The former chief engineer of the 40-year-old cargo ship El Faro said that, although the vessel had a number of mechanical issues, it was overall safe for its journey, the WMTW reported citing US Coast Guard’s hearing findings.
The chief engineer, James Robinson, who left El Faro a couple of months before the ship sank, was questioned on preventive maintenance and practices aboard the vessel, and discussed the maintenance history of its boilers and additional pending maintenance.
Among the repairs needed were deteriorating brackets holding the steam pipes in place, leaks in superheated steam lines, and failing retaining walls in front of the boiler.
When asked about the vessel’s loss of propulsion, the former chief engineer said that it could not have been related to the vessel’s detoriating boilers, which were scheduled for maintenance at a later date, instead it would have been an issue with the ship’s turbine.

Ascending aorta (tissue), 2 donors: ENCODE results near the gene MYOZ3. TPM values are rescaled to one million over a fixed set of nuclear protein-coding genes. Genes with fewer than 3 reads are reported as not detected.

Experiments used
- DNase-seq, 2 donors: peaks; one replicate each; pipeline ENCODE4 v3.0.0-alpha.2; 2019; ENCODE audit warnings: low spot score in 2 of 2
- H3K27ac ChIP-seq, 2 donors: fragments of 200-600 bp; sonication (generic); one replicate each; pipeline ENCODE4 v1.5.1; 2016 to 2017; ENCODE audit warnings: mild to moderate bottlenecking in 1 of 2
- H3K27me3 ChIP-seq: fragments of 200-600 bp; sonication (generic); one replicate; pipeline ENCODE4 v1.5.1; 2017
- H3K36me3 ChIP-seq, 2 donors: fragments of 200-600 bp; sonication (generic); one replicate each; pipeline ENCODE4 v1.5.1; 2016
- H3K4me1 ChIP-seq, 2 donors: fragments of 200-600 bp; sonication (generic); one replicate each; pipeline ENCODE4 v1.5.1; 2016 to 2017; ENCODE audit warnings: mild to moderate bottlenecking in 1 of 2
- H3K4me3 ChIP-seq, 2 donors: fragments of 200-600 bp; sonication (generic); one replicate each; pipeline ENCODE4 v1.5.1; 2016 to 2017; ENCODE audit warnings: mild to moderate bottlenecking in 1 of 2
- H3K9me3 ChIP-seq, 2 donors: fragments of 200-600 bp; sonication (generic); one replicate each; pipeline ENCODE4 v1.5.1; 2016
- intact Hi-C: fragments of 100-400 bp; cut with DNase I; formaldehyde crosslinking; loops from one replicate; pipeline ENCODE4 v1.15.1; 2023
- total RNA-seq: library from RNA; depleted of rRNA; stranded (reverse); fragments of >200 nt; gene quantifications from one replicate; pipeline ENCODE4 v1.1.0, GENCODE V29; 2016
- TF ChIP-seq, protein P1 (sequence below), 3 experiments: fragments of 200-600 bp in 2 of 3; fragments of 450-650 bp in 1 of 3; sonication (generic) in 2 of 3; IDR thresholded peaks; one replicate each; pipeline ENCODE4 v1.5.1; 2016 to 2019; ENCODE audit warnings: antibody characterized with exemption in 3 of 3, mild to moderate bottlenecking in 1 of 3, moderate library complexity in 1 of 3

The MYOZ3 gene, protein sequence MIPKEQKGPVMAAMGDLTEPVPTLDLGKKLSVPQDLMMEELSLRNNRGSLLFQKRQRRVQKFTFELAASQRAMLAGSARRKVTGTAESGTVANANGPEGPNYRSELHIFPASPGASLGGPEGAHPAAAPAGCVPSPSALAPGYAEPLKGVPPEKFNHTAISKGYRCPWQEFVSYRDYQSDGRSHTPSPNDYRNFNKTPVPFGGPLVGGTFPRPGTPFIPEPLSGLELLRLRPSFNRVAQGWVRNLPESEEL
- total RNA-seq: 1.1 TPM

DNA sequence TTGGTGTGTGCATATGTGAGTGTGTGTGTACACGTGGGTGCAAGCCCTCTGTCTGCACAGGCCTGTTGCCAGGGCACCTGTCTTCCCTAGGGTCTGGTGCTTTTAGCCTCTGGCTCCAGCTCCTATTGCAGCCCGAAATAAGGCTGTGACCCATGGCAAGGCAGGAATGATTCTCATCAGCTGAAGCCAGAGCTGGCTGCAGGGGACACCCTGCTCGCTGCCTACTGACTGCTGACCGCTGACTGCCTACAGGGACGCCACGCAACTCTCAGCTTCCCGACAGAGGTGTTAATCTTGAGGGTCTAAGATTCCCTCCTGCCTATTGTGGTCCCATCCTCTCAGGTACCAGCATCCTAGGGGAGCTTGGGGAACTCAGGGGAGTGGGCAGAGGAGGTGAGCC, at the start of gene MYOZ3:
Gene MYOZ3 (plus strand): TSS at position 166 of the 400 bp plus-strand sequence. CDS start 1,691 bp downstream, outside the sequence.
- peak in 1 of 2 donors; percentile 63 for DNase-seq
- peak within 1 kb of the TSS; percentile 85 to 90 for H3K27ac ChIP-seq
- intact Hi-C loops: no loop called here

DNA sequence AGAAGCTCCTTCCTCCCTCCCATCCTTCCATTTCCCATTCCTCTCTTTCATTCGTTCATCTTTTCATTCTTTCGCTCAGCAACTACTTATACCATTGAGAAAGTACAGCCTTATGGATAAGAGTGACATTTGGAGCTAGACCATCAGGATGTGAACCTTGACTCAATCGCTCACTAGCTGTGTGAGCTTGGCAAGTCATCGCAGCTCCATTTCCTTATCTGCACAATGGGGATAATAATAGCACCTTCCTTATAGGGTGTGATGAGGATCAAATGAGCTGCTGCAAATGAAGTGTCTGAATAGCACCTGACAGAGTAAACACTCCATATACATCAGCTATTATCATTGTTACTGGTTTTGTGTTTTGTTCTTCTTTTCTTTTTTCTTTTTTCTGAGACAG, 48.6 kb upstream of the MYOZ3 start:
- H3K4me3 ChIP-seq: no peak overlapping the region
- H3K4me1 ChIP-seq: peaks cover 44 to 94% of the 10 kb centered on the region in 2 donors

Furthermore, the panel heard the Coast Guard Capt. Todd Coggeshall, Chief of Incident Response for the El Faro sinking, who said that the coast guard’s response to the vessel’s calls for help was complicated by a lack of available resources and the storm conditions.
The nearest coast guard cutters were a couple of days away in ideal sea conditions, while the agency’s helicopters were not flying due to the Hurricane Joaquin, Coggeshall added.
Previous hearings revealed that El Faro, which sank off Crooked Island, Bahamas in a water depth of 15,000 feet, was on the USCG’s list of vessels to be watched for problems.
World Maritime News Staff